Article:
Legislators set up the commission with a structure that’s typical of Montgomery committees. Gov. Robert Bentley, Marsh and House Speaker Rep. Mike Hubbard, R-Auburn, all have positions on the board and each appointed three additional members. Four House and Senate committee heads also got seats.
That structure meant that the commission started out with seven white male members before a single appointment was made.
“We’re top-heavy with legislators,” said McKinstry, a Marsh appointee.
Checks and balances
Former Gov. Albert Brewer said a more diverse commission would be “ideal,” but he doubted that a lack of racial diversity would lead to results similar to 1901.
“We have strong minority representation in our Legislature,” said Brewer, who chairs the commission. “The commission is just looking at best practices and making recommendations, it’s up to the Legislature to take the recommendations.”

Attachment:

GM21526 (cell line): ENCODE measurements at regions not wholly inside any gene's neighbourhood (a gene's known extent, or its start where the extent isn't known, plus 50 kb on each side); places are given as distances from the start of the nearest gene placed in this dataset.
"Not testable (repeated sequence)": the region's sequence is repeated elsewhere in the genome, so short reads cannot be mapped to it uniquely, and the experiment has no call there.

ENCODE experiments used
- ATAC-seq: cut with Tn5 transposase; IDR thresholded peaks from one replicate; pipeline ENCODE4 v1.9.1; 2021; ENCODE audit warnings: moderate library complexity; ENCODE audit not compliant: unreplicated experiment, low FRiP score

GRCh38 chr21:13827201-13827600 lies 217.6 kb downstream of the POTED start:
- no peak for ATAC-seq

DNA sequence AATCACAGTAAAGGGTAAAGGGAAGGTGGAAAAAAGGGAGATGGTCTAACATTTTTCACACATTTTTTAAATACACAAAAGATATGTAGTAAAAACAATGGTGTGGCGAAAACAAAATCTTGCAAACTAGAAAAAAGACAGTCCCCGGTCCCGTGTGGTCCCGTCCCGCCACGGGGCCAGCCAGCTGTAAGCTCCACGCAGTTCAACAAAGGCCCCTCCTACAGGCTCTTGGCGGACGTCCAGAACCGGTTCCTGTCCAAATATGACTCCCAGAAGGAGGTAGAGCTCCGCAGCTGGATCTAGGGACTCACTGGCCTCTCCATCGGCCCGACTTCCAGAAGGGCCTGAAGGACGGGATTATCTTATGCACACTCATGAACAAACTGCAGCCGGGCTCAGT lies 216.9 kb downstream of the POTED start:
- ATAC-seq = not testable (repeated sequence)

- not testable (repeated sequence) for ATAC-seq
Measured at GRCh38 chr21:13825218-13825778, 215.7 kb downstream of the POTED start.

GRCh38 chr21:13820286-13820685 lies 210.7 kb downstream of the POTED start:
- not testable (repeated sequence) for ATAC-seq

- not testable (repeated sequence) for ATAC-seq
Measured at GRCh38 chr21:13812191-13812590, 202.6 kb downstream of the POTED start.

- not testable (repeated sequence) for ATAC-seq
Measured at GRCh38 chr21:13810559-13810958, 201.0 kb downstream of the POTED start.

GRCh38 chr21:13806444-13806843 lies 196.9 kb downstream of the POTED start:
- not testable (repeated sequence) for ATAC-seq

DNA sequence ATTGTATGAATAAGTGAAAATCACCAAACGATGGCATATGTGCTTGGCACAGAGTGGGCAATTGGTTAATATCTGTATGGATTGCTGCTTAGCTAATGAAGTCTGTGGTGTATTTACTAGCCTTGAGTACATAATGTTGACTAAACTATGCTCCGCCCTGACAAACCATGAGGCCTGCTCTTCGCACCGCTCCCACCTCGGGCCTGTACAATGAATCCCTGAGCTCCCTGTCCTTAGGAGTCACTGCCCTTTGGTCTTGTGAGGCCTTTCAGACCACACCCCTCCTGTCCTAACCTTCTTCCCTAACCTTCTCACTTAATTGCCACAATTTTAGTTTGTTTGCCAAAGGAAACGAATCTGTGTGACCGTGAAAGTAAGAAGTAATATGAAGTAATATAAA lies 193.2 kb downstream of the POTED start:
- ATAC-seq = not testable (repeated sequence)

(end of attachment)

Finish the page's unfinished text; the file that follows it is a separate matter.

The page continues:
Brewer doesn’t have a say in who’s on the commission. He was appointed by Bentley, likely because of Brewer’s experience in constitutional reform. A longtime reform advocate, Brewer convened a similar board in the late 1960s, when he was governor.
Brewer said the commission is, ultimately, only an advisory board. Its suggestions must be approved by the Legislature and, eventually, by the voters. It’s a safeguard that wasn’t present in 1901, he said, when black Alabamians were disenfranchised.
But McKinstry sees some items being left off the commission’s table.
“I was hoping that we would do something to regulate payday lending,” she said, noting that the black community is affected by the prevalence of high-interest loans.
The commission rewrote the constitution’s wording on banking without introducing new regulations on payday lending. Voters approved that wording in November.
McKinstry isn’t always the sole black person in the room at commission meetings. Some commission members have the power to send a proxy to vote for them, and in recent months Bentley has dubbed Rebecca Boykins, a policy adviser who is African-American, as his stand-in. Still, commission staff, fellow commissioners and Boykins herself acknowledge that Boykins is there to represent the governor’s views.